A Breakdown on How to Develop a Card Game App [03.27.14]
- Charlotte Walker
There are few things as addictive and fun as a good card game. Developing a mechanically solid card game is usually a fairly simple process, and it's an excellent starter project for those new in the app development and gaming industry. Card games don't require the extensive media that other games do, making it an ideal project for a solo or small development team.
For the following walkthrough, let's assume we're developing a premium poker application. Remember: you need to have polish and professionalism in your final work; the market is extremely competitive in this field.
Sort out your dev kit
No one wants to reinvent the wheel. Card games are simple enough that you can usually use a dev kit rather than building everything from the ground up -- unless, of course, you're intentionally trying to do so. With a card game, you may want to get a dev kit that compiles out to both iOS and Android. Smaller applications thrive on volume, which can only be obtained through cross-platform capabilities. App Game Kit is an example of a very simple dev kit that offers cross platform capabilities, whereas Unity 3D is significantly more advanced.
AppGameKit is a great option for easy development.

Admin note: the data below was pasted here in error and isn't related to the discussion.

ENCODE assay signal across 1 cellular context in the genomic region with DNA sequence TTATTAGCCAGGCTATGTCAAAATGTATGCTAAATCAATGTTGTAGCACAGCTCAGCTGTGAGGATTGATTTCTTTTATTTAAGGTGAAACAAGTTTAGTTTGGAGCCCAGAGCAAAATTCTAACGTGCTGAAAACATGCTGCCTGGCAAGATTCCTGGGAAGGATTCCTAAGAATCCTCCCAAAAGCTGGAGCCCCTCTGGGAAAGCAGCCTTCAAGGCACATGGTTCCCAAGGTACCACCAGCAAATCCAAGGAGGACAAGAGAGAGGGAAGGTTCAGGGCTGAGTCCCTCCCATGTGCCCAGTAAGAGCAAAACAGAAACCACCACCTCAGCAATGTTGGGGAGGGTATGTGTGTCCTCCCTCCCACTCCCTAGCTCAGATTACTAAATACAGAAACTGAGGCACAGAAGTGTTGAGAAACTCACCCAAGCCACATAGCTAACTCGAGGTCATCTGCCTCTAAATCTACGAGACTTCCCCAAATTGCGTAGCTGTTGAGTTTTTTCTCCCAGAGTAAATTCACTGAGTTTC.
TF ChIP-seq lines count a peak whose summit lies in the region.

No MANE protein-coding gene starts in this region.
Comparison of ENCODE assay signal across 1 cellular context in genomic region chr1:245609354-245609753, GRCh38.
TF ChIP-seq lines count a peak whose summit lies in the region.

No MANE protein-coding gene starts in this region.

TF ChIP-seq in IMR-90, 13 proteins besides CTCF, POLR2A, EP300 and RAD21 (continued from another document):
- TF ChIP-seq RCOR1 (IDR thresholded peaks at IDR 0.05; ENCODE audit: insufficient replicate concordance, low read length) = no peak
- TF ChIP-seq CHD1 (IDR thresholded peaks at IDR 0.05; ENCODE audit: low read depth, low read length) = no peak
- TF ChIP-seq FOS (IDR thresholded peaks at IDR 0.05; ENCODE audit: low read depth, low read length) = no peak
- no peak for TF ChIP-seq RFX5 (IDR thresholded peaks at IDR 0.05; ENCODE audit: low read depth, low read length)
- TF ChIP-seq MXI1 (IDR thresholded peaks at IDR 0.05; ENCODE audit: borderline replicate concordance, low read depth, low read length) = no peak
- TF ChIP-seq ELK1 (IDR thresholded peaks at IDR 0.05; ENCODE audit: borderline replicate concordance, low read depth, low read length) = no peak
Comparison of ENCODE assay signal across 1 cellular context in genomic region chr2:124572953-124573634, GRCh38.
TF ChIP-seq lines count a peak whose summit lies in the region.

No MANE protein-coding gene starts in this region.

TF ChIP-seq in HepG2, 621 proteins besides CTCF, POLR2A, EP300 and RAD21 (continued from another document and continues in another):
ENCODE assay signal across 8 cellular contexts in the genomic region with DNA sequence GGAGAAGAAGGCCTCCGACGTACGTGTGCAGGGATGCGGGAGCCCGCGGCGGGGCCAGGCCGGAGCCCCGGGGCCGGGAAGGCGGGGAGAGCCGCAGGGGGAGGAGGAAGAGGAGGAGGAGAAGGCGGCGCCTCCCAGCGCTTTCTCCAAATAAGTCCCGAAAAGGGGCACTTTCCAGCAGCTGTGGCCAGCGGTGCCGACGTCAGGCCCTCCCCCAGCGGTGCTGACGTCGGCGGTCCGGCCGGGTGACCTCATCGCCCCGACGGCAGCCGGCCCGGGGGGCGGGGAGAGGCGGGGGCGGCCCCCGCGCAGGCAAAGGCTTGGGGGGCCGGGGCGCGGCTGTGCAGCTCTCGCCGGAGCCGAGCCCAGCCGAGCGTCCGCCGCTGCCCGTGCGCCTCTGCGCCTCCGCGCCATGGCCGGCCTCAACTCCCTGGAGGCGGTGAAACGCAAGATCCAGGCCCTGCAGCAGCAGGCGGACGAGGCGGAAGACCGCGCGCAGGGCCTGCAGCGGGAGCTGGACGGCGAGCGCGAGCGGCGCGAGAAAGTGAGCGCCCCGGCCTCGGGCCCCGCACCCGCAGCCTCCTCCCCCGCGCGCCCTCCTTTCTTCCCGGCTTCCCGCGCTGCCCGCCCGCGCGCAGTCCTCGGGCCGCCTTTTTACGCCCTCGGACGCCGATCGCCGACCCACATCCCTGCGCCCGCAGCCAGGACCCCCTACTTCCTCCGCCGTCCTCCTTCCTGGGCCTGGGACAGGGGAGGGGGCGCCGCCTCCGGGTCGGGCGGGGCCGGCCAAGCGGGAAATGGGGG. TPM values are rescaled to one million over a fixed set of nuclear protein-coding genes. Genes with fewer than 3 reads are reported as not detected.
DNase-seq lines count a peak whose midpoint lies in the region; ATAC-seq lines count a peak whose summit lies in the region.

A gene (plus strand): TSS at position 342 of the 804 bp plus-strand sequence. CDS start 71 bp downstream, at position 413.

Create a storyboard of the application's flow
The beginning of any program is a storyboard. A storyboard is a sequence of images showing exactly how the application should work, from launch to game completion. The storyboard should be as detailed as possible and include notes. Many programmers love working on index cards because it allows them to create a visual mockup on one side and notes regarding implementation on the other. After your storyboard has been created, run through it many times. Your storyboard is the foundation of your program, and you will run into developmental issues if you don't take your time at this juncture.
Plan out the process before you begin developing the game.
Bring together your art and sound assets
Many developers -- especially first-time developers -- make the mistake of bringing their art and sound assets into development too late. For a card game, your art assets are going to be fairly simple: some interface designs, a few packs of cards and perhaps some rotating backdrops. Outsourcing or purchasing these art assets from the beginning allows you to integrate them with a higher level of polish, and polish is where many independent game developers actually fail. A game needs to look clean and professional if it is to actually sell.